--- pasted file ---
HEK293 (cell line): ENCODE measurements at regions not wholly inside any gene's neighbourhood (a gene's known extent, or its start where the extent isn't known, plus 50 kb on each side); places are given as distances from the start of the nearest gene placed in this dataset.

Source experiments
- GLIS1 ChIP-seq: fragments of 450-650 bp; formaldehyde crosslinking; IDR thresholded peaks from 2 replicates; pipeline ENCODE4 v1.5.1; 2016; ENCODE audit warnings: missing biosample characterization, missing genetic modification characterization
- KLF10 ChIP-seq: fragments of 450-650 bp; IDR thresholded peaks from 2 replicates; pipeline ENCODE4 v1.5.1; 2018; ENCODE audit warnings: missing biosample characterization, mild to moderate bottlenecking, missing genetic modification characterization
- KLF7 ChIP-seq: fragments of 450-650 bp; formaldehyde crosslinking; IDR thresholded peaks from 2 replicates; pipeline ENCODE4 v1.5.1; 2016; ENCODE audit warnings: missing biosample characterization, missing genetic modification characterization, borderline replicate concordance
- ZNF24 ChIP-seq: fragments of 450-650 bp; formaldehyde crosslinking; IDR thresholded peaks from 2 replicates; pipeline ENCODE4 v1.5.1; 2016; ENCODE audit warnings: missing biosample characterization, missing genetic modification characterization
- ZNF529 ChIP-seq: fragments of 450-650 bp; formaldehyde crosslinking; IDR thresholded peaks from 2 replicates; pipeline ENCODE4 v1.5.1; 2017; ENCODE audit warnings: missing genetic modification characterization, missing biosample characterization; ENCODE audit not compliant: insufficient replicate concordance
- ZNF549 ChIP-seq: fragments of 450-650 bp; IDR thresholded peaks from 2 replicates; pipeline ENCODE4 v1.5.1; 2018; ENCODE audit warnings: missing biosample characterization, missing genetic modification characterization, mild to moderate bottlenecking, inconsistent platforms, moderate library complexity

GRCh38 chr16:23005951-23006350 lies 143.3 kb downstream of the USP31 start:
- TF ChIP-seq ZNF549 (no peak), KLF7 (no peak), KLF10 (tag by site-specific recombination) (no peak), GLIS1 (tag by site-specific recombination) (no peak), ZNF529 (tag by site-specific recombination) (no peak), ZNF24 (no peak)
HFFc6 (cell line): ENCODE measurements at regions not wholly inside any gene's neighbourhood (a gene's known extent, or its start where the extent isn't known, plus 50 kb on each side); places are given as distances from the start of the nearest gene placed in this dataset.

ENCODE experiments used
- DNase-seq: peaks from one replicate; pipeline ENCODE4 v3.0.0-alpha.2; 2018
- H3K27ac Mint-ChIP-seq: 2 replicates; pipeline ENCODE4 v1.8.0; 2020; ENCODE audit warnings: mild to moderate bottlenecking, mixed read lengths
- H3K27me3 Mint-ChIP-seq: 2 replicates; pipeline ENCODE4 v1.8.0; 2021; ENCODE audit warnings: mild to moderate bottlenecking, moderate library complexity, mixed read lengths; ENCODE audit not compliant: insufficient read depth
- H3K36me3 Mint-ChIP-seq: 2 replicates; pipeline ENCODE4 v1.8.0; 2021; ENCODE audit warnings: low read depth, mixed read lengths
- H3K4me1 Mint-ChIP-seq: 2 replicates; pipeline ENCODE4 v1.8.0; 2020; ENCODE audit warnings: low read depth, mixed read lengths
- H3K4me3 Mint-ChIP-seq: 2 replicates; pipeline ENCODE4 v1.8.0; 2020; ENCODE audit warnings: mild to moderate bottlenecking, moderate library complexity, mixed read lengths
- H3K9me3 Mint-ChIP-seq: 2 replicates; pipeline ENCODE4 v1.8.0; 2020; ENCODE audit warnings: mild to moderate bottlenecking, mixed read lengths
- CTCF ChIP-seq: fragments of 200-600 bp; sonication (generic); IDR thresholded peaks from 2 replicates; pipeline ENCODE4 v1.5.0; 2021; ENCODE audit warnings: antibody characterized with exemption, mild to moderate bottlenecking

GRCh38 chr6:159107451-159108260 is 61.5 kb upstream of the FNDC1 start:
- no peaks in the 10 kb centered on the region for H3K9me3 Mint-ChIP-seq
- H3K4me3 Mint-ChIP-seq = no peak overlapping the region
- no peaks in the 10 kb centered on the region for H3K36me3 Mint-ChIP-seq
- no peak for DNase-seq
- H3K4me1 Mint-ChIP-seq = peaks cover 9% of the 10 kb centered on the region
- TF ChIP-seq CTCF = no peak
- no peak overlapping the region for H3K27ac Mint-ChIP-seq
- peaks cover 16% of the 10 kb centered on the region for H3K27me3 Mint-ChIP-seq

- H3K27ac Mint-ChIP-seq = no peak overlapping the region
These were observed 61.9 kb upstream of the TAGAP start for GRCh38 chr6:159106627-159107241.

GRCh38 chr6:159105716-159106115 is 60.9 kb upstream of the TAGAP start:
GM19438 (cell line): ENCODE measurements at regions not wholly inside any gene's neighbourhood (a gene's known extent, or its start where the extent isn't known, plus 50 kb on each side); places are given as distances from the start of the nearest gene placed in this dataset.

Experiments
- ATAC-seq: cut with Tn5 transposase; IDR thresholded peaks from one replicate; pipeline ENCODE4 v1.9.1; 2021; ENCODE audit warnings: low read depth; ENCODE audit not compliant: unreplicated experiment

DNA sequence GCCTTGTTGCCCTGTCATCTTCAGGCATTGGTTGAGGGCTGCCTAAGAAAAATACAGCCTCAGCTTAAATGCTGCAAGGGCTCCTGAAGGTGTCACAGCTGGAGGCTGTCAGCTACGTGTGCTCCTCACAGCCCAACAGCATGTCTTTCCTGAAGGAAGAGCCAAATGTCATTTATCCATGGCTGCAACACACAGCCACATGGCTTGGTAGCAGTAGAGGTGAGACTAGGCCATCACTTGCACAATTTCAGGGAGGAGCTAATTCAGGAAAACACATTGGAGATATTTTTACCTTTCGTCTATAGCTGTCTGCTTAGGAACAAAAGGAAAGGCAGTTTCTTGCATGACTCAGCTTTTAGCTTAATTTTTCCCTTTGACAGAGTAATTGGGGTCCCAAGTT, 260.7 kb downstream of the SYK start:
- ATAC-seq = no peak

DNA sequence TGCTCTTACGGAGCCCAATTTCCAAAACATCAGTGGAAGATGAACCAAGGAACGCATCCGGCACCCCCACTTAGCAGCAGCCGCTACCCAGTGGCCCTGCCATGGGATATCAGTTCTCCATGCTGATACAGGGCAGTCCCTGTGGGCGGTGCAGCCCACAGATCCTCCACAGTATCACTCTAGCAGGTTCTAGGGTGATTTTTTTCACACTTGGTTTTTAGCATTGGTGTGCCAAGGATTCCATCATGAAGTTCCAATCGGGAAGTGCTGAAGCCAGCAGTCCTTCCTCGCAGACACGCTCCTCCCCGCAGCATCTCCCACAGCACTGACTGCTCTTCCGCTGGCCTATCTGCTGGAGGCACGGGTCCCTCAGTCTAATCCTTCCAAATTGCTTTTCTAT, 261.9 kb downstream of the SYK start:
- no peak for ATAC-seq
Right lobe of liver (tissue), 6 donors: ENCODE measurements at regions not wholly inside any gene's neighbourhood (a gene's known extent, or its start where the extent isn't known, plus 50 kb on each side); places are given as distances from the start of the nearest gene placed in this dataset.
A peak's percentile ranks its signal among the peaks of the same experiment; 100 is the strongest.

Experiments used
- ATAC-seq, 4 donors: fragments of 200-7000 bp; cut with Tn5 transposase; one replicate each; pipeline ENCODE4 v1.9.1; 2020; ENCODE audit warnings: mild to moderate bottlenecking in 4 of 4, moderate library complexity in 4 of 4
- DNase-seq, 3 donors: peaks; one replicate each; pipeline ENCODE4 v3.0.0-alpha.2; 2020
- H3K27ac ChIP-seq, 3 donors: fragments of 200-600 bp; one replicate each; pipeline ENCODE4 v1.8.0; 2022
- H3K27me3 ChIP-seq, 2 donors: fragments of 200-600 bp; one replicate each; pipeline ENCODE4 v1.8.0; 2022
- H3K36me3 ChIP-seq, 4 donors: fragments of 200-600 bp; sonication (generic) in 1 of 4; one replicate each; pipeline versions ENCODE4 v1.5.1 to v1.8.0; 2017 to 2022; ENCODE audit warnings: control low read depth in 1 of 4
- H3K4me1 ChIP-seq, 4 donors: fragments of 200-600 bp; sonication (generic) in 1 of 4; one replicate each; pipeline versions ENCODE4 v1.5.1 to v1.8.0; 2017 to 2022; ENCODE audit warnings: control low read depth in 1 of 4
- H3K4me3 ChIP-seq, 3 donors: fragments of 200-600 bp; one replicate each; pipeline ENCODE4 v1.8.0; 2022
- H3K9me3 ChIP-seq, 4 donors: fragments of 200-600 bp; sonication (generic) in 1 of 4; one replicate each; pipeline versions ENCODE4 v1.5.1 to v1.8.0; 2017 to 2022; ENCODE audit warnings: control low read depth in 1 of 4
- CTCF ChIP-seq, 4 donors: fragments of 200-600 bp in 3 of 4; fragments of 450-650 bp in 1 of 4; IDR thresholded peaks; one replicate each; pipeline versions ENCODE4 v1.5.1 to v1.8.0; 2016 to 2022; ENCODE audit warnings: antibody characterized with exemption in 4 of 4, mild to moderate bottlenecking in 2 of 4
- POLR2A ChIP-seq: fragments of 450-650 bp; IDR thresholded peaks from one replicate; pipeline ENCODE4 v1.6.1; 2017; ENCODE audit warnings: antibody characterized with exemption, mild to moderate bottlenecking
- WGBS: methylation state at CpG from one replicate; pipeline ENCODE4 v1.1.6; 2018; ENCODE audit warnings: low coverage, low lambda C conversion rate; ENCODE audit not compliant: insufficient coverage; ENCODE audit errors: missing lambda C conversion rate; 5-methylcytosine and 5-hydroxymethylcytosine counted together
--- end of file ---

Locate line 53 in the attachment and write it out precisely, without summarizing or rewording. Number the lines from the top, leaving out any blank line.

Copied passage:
- WGBS: methylation state at CpG from one replicate; pipeline ENCODE4 v1.1.6; 2018; ENCODE audit warnings: low coverage, low lambda C conversion rate; ENCODE audit not compliant: insufficient coverage; ENCODE audit errors: missing lambda C conversion rate; 5-methylcytosine and 5-hydroxymethylcytosine counted together